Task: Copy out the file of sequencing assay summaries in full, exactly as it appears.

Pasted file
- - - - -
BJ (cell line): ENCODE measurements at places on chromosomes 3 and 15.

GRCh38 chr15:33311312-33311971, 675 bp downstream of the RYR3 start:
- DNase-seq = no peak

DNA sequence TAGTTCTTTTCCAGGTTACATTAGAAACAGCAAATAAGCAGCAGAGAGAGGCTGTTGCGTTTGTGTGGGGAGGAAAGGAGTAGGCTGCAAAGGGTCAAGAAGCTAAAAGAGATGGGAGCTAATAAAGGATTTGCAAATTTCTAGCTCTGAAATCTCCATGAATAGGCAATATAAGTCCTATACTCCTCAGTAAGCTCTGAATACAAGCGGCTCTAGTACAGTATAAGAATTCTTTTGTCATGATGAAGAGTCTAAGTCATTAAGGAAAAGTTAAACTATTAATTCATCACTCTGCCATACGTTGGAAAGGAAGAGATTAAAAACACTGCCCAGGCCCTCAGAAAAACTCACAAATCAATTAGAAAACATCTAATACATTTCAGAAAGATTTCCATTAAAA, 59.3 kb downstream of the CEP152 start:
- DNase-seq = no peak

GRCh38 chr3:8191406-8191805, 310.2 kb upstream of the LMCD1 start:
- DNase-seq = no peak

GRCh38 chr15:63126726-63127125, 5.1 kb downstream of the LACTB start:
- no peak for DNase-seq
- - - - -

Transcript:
BJ (cell line): ENCODE measurements at places on chromosomes 3 and 15.

GRCh38 chr15:33311312-33311971, 675 bp downstream of the RYR3 start:
- DNase-seq = no peak

DNA sequence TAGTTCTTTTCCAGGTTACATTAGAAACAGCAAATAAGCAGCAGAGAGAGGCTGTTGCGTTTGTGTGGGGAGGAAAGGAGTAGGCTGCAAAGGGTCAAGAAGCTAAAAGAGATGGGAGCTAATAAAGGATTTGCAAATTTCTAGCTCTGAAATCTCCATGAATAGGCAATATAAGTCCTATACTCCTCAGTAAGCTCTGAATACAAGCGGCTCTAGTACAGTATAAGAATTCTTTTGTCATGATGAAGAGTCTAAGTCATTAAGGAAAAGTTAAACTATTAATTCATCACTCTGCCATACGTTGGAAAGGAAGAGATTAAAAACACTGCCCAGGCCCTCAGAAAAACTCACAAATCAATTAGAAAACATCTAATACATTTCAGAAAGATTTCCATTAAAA, 59.3 kb downstream of the CEP152 start:
- DNase-seq = no peak

GRCh38 chr3:8191406-8191805, 310.2 kb upstream of the LMCD1 start:
- DNase-seq = no peak

GRCh38 chr15:63126726-63127125, 5.1 kb downstream of the LACTB start:
- no peak for DNase-seq